Who owns the rights to your honor when it’s been taken from you?
In Haddleboro, North Carolina, Scout Webb is a fourteen year old kind, spirited small town southern girl and a tomboy much like her namesake, the young narrator from her mother’s favorite book. With both her name and her Christian faith deeply woven into the fabric of her identity, Scout always felt like she had a lot to live up to – she was the kind of girl who made her parents proud.
It’s August 1983, and Scout is playing on a summer baseball team with Charlie Porter, her best friend since kindergarten. More than anything, she is looking forward to her last few weeks at Camp Judah, a Christian camp near the Catawba River. She can’t wait to see her big crush “Brother Doug,” the thirty-two year old camp lifeguard who has watched her grow up each summer since she was seven years old. But after a fateful few days and one catastrophic event during her last day at the camp, Scout will be changed forever.
This is a story of a self, lost…a self, loathed…and a self, rediscovered.
For First Edition paperbacks, Amazon.com still has stock in both new and used. You can also contact me directly for a signed copy.
New paperbacks in Second Edition will be published with EJD Press at the conclusion of 2019.
Reviews for Scout’s Honor
“Scout’s Honor thoroughly engages us from the moment we first meet the engaging Scout Webb, a sort of female Holden Caulfield whose lifelong struggles with love make a compelling read and teach us much. First-time novelist Dori Ann Dupré does a terrific job telling her story through an array of interesting characters while demonstrating a keen eye for detail and a true gift for exploring the joys, heartbreaks, complexities and deep truths of human relationships. Scout’s Honor will capture your heart.”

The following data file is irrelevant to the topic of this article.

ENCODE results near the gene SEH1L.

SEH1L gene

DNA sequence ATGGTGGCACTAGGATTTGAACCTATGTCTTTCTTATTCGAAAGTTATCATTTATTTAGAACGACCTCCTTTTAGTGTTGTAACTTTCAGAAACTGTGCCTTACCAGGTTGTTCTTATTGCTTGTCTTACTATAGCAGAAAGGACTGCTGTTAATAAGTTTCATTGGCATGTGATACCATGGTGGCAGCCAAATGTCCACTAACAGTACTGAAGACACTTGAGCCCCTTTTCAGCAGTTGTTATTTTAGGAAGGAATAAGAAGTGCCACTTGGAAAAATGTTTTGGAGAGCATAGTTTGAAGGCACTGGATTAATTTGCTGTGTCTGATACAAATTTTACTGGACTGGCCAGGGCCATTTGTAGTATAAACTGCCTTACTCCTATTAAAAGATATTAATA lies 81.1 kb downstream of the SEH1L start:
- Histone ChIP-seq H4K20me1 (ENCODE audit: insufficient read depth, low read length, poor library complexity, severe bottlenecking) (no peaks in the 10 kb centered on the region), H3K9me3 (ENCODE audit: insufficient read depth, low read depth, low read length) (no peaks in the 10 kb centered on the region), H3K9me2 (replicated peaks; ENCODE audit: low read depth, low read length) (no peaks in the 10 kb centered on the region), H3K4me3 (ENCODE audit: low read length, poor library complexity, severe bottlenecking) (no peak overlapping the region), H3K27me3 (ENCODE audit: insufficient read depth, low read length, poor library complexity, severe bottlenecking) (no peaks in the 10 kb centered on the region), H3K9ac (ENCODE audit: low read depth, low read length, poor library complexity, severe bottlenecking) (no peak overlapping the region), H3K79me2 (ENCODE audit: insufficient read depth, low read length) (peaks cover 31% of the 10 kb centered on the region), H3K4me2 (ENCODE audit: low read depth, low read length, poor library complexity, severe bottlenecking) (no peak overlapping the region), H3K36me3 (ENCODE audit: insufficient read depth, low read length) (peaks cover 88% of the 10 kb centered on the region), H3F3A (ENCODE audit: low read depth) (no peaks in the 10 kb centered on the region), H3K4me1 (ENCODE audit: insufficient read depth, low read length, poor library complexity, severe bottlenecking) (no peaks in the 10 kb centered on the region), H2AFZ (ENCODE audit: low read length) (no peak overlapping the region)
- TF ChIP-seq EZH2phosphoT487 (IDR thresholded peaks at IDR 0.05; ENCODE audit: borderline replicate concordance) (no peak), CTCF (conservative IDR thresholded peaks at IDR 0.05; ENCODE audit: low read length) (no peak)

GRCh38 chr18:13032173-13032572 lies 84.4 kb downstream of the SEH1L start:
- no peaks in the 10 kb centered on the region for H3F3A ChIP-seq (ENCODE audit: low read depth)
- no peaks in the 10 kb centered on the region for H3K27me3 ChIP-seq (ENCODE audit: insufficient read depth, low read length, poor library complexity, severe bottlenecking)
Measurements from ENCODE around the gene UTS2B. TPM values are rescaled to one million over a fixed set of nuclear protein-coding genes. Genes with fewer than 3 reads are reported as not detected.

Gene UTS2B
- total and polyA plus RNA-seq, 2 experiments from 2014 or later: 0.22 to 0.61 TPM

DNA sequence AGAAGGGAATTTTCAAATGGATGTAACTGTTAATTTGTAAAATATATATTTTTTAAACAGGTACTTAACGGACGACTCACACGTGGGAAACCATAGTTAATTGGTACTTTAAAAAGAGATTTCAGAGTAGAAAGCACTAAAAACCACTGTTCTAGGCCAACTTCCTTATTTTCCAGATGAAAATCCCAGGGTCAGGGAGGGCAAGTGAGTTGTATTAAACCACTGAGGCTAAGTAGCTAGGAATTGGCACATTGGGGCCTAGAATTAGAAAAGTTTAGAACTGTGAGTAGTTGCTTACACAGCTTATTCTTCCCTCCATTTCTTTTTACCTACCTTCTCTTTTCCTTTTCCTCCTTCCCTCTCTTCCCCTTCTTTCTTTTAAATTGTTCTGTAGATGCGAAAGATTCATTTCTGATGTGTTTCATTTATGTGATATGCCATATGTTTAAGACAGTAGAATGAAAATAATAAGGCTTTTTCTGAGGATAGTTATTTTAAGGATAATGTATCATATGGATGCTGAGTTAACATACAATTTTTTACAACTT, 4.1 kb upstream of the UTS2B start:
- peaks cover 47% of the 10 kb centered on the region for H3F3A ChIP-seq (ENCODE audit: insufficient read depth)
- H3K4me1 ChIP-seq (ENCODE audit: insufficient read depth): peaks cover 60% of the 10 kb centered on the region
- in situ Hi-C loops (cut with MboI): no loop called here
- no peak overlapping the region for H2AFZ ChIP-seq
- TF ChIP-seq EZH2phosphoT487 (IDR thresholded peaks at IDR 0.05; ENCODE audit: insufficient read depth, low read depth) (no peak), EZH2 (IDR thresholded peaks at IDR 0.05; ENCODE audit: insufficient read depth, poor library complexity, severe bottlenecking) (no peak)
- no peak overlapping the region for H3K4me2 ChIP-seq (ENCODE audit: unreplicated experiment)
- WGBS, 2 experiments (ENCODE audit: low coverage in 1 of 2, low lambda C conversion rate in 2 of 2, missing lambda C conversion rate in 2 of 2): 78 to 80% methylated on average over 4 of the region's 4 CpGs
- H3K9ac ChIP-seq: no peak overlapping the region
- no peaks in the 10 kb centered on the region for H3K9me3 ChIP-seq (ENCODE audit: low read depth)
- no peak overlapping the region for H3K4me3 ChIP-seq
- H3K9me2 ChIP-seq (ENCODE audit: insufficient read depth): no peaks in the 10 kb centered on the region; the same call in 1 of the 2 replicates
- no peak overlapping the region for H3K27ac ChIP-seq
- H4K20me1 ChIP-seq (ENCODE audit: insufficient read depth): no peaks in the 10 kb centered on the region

~ Mark Ethridge, author of Grievances and Fallout, screen writer for Deadline (the movie adaptation of Grievances) and two-time Pulitzer Prize for Public Service recipient as managing editor with the Charlotte Observer
“Dori Ann Dupré crafted this tale that followed the life of Scout Webb, quite delicately. Her use of first person narrative of the main characters drove the story and revealed all the coming of age, humor, heart-break and often horrendously real situations in such a unique way. Each voice was captured well and you could feel each of their triumphs or pains as they were unfolding. I commend her choices to give us this story in this way. This is a bold debut and you will feel the gambit of emotions as you turn the pages.”
~ Mike Hansen, author of When Life Hands You a Lemon
“Dori Ann Dupré is one of those authors who write so well you forget you’re reading. She brings you into the story, and you become invested in the characters and their stories. You are angry with the antagonists, but you understand them too. You know where they went wrong, but you still care for them, just as you have done with people in your real life who have stumbled.”
~ Scott Thompson, author of Young Men Shall See and Eight Days
“Dori Ann Dupré has written a wonderful debut novel about a character named Scout – after the character in her mother’s favorite book To Kill a Mockingbird. The book covers Scout’s life with all of its joy and pain, mistakes and successes. She is a real multi-dimensional character and I found myself thinking about her even after the last page of the book was read…. I loved this novel and it was hard to believe that it was this author’s first novel. I look forward to her next novels and predict some great books in the future from her.”
~ Susan Roberts, reviewer for Girl Who Reads Book Blog